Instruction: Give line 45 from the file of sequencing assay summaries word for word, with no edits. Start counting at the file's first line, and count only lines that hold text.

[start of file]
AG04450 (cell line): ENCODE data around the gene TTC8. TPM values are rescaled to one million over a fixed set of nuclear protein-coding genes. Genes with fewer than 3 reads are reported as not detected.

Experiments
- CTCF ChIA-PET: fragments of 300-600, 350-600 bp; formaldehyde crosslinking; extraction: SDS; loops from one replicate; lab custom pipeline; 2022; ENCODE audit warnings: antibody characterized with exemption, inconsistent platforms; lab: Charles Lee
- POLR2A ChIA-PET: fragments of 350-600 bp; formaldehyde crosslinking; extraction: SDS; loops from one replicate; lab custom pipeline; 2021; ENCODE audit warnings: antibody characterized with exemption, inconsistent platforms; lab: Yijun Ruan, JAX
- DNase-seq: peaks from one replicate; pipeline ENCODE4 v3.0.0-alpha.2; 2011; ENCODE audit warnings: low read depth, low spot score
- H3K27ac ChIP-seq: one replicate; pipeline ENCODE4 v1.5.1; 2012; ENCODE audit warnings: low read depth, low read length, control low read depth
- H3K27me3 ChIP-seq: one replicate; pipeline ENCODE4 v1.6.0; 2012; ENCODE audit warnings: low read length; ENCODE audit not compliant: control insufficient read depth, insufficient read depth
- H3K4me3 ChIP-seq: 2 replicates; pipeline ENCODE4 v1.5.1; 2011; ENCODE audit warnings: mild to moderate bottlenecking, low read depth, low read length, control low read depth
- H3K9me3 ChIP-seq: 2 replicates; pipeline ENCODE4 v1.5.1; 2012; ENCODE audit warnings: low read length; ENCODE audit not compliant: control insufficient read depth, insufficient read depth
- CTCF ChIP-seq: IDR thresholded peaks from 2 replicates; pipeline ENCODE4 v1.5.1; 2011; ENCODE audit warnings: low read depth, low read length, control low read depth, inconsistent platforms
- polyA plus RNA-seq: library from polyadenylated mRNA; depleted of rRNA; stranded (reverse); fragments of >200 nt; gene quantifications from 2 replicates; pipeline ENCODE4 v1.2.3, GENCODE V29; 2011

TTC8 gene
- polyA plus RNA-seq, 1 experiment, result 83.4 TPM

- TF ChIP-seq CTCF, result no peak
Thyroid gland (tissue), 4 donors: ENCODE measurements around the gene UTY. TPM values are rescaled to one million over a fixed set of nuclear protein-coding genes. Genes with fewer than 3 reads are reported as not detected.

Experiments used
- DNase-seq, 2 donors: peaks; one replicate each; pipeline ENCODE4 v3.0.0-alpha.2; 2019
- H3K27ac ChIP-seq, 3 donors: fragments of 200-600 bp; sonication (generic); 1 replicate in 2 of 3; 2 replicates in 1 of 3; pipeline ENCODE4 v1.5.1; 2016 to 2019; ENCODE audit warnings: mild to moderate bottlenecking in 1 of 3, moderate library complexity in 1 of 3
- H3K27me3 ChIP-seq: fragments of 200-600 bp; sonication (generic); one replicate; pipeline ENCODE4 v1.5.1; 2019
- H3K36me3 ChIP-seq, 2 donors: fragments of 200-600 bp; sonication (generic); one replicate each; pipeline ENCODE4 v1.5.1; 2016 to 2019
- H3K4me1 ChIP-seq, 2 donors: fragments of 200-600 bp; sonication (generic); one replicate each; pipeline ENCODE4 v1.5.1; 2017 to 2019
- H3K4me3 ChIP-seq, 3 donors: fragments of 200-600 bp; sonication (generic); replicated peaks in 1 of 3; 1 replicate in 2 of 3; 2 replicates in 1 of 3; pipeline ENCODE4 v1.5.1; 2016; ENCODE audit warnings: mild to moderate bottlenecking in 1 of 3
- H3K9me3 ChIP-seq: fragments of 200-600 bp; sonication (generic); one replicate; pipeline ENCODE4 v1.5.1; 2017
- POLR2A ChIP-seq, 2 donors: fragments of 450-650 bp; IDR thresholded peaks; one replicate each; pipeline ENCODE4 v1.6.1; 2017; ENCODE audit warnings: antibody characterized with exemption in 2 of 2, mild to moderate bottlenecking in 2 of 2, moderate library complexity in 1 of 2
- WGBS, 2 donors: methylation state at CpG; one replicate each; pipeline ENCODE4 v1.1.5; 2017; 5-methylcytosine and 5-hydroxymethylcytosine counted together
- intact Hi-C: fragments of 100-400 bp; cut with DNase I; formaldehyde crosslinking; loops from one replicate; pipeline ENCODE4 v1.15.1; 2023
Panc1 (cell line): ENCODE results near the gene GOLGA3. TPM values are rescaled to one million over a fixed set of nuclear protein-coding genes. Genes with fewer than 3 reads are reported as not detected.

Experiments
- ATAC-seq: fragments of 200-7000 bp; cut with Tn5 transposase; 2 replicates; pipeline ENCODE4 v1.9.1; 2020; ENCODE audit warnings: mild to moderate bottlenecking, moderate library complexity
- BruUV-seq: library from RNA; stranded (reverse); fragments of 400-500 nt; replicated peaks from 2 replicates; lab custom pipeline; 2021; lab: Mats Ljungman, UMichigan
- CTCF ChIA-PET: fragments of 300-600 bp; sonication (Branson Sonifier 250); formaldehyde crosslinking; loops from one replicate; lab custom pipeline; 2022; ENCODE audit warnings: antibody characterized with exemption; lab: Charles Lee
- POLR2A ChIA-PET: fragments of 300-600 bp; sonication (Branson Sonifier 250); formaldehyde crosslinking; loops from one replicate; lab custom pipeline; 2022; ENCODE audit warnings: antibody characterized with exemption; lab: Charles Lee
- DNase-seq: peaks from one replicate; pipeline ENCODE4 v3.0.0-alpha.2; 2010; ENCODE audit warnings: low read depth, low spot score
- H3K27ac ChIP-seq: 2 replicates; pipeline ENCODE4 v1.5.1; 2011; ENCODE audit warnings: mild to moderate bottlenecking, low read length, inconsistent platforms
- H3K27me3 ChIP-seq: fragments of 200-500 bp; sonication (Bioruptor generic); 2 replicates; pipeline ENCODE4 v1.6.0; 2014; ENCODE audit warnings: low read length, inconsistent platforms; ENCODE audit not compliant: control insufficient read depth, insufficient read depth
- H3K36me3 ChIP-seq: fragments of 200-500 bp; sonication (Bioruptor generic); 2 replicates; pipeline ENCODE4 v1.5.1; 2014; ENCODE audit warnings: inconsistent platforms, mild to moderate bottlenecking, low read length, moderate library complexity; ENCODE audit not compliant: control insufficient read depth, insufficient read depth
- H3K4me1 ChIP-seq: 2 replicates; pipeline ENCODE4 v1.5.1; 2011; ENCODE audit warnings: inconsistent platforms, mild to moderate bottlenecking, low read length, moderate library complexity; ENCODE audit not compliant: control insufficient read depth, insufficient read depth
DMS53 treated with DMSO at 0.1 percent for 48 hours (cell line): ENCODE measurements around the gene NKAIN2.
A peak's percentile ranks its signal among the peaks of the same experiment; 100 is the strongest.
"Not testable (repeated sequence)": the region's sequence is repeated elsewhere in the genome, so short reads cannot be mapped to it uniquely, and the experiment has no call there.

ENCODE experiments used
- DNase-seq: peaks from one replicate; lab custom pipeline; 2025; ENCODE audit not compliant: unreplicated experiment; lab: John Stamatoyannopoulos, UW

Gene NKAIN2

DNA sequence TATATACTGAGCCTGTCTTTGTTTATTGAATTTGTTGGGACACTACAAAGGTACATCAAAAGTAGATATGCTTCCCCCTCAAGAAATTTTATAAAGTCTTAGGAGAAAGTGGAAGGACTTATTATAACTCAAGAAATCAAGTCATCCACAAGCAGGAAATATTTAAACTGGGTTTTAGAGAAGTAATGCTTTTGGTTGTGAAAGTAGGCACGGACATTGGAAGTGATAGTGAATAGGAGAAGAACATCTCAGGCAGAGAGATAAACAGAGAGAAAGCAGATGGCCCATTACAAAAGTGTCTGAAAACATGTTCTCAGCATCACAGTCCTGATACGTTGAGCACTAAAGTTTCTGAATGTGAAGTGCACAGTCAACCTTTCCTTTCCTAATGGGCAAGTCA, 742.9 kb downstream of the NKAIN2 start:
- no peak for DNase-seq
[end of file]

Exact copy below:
- no peak for DNase-seq